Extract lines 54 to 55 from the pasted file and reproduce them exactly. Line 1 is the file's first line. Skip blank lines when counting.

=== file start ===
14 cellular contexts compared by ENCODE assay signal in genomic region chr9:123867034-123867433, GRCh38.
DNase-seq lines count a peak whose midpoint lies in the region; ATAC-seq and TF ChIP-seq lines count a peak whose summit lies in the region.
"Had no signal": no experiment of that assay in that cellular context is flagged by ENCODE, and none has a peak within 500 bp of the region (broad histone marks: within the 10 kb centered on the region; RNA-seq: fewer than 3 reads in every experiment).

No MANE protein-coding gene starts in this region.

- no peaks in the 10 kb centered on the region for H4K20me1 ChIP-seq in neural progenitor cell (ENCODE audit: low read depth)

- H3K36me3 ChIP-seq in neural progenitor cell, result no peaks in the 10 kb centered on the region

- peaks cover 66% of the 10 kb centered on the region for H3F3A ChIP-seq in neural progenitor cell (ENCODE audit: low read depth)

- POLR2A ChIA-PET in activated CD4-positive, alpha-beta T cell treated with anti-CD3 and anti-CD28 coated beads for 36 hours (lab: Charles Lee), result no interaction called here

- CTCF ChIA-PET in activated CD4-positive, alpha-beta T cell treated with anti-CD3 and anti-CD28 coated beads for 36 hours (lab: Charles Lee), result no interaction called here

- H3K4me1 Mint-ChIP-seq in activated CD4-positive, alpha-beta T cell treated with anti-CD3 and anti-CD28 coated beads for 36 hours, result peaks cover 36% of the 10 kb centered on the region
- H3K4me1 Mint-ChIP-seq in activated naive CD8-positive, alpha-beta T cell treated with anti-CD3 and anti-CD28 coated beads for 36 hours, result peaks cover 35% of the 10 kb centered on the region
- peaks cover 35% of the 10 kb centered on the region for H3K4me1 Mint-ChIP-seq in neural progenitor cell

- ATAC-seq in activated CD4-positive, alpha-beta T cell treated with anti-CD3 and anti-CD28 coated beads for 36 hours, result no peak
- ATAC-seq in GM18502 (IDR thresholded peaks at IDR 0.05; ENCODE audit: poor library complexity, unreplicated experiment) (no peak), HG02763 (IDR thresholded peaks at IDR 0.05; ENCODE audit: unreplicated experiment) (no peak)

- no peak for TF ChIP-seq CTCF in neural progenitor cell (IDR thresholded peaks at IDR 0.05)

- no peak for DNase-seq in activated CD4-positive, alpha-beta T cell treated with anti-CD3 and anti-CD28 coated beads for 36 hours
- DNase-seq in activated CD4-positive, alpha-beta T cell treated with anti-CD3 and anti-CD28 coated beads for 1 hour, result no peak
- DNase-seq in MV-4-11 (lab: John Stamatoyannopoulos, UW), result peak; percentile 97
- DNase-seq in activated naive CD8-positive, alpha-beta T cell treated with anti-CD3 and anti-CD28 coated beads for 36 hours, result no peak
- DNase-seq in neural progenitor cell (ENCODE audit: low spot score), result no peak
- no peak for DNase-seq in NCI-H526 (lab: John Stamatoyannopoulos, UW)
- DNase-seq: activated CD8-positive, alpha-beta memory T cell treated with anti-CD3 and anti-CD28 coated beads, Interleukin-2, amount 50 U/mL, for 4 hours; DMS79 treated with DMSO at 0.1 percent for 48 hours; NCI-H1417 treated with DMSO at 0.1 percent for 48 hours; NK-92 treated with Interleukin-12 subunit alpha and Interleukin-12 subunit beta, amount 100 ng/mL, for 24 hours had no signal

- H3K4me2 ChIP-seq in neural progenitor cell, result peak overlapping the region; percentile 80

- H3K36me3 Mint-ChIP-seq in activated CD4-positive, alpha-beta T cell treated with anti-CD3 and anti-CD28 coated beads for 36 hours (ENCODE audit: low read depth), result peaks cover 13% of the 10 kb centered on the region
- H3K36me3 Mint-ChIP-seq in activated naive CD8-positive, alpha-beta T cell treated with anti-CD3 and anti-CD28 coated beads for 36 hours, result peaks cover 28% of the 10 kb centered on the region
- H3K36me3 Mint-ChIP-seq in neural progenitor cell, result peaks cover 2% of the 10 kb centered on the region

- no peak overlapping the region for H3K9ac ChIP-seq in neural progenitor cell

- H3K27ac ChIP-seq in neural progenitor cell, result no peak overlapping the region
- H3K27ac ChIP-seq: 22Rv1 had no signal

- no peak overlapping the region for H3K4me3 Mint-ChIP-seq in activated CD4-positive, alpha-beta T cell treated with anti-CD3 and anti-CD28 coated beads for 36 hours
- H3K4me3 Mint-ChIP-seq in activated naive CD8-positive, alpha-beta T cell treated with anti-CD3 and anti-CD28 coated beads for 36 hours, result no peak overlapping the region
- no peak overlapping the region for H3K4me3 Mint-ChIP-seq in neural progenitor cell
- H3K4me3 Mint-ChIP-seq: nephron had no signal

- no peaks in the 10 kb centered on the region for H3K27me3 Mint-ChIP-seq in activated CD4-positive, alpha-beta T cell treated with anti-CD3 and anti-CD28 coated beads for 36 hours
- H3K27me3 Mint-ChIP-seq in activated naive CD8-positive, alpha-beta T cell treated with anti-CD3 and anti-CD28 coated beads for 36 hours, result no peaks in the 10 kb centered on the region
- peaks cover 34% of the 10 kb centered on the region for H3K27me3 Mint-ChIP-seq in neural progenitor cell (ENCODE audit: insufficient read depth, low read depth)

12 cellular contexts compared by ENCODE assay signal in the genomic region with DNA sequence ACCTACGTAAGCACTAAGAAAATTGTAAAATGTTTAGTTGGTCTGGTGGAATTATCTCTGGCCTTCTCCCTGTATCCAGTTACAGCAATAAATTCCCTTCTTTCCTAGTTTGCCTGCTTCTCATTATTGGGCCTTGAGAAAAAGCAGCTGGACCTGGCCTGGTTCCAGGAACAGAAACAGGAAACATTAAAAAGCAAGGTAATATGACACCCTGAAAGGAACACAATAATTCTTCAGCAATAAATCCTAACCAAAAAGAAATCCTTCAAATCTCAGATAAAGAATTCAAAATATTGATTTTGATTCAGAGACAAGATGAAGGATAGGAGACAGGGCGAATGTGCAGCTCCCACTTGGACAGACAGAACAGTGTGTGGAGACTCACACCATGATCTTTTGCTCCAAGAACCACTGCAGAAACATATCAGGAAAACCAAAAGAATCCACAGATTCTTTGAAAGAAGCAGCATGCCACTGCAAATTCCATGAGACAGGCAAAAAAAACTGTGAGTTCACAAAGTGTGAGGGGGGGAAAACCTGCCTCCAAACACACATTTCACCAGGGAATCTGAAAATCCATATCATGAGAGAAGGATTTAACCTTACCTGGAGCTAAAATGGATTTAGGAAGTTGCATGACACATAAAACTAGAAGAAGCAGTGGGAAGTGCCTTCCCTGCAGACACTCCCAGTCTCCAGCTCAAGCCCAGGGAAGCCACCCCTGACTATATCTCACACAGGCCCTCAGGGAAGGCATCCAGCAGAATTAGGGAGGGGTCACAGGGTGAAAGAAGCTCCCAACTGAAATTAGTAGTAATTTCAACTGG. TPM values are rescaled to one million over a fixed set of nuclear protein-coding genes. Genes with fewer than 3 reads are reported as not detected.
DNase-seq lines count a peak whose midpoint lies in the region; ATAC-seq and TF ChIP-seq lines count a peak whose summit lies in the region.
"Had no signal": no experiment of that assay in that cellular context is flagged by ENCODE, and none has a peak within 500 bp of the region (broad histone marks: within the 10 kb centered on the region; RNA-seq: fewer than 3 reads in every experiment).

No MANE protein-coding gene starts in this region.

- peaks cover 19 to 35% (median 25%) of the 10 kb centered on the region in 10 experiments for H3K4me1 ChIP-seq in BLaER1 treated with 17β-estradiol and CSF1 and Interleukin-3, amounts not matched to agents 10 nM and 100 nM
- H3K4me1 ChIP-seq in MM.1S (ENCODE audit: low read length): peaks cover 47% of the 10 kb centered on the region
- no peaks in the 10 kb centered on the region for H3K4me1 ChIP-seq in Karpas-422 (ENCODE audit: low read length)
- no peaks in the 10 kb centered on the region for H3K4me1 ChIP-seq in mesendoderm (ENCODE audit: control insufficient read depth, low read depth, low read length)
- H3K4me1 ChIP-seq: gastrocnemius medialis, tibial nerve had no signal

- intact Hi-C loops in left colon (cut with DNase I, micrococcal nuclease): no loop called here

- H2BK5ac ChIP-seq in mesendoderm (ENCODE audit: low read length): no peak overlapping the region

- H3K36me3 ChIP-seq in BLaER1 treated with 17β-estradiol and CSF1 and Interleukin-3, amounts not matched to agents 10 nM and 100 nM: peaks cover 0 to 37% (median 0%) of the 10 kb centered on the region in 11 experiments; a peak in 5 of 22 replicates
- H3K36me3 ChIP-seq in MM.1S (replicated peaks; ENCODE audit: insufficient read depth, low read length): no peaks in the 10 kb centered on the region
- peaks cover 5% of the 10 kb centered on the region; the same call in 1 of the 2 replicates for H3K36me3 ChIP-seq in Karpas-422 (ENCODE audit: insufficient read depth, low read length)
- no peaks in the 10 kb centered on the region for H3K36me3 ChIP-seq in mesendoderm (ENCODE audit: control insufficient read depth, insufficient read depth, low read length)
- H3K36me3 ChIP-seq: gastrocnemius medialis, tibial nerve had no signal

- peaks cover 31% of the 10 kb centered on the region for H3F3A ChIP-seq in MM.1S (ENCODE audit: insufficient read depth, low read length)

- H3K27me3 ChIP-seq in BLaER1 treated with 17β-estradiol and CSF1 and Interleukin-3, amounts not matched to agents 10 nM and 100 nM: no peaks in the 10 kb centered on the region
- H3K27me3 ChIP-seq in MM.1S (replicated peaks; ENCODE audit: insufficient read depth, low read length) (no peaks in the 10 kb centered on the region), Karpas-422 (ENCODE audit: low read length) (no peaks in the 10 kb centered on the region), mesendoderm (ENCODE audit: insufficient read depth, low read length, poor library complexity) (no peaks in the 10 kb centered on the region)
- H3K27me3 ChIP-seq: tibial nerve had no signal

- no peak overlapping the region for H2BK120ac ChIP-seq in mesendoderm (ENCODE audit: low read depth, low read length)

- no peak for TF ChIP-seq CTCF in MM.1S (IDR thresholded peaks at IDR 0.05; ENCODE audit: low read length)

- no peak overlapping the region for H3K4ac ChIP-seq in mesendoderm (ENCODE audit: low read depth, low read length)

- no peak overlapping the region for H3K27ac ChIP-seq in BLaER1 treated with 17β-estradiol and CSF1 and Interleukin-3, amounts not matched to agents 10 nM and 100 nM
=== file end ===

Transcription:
- H3K27me3 ChIP-seq in BLaER1 treated with 17β-estradiol and CSF1 and Interleukin-3, amounts not matched to agents 10 nM and 100 nM: no peaks in the 10 kb centered on the region
- H3K27me3 ChIP-seq in MM.1S (replicated peaks; ENCODE audit: insufficient read depth, low read length) (no peaks in the 10 kb centered on the region), Karpas-422 (ENCODE audit: low read length) (no peaks in the 10 kb centered on the region), mesendoderm (ENCODE audit: insufficient read depth, low read length, poor library complexity) (no peaks in the 10 kb centered on the region)